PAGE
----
For some classic weirdness, I recommend Pin:  A Plastic Nightmare (1988).  This gem from bizarro-land directed by Sandor Stern, brings us Leon (David Hewlett), an isolated young man who becomes friends with his father’s (Terry O’Quinn) anatomically correct see-through dummy named Pin, used in his father’s medical practice as an educational tool.  This unusual attachment grows as Leon and his sister Ursula (Cynthia Preston), lose their parents in an accident.  What ensues is a weird spiral into obsession and insanity.  This one you’ll just have to see to believe!

 

Seiren (2015) is a short that should be a full-length horror, which is what director Kat Threlkeld intends to do at some point.  When a model (Sayla Vee) gets bitten on a beach photo shoot, she begins to transform into a vicious version of a well-know legend.  Loved this for the special effects and Vee’s blood-thirsty performance.

 

And They Watched (2015), directed by Vivian Lin, is a short with a strong message.  A custodian cleans the execution room of a prison, and disturbs some troubled souls.  Lin got the idea for the film after reading testimony of death row inmates.  It is chilling and the makeup effects are really, really good.

 

So there you have it!  Get out there and freak yourselves out with some great Canadian horror on National Canadian Film Day! Check out my full reviews of the festival films on Cinema Axis here, and be sure to read about other great Canadian films on Cinema Axis too!

 

Black Mountain Side DVD Release and Interview with Michael Dickson

Published January 25, 2016 by rmpixie

BMSnew

Black Mountain Side (2014)

One of my favourite film events in Toronto is the Blood in the Snow Film Festival, where you’ll get to see some of the most unique, intriguing and exclusively Canadian horror films around.  One such film, Black Mountain Side, has resonated with me since I first laid eyes on it at the 2014 BITS Fest.  The tale centers around a team of field researchers who find a mysterious artifact on a remote mountain.  They are soon affected by an unknown force and slowly succumb to an insidious madness.  Directed by Nick Szostakiwskyj, this psychological horror is an homage to The Thing and The Shining.  Although it definitely conjures up memories of the horror classics, the film approaches mistrust and madness as an unexpected creature feature with fantastic production value and camera work.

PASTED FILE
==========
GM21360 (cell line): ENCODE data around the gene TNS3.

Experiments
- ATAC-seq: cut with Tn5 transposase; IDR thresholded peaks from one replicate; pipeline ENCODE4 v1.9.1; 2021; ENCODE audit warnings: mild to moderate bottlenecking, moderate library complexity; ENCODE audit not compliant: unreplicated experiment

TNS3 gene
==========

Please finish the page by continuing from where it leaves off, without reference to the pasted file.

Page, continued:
I’ve been wanting to add this film to my collection as soon as I saw it, and my horror prayers have been answered.  This festival favourite is coming out on DVD January 26, a most fitting release date for a horror shot in the dead of winter amidst all this snowbound craziness, don’t you think?  I got the happy news from my Twitter friend, Michael Dickson, who played Piers Olsen, the professor sent to verify the artifact and ends up in a snowy Hell on Earth in the film.

Originally from Manitoba and now based in Vancouver, Michael has been going strong on the Canadian acting scene from a young age with a long list of theatre, TV and films on his resume, like TV series Northwood and Neon Rider.  Along with acting, he is a singer/songwriter with 2 albums under his belt, and has also begun producing for both film and music.  I got a chance to ask the busy actor a few questions about his experience on the set of this Canadian indie gem.

MichaelDickson

Michael Dickson

I’m excited that more people will experience this film now that it’s available on DVD.  Despite the obvious influences, what do you think makes the story unique?

When people see the film there are always, understandably, comparisons made to the original The Thing and The Shining but I think that there are plenty of differences that set the film apart and make it more of an homage than anything.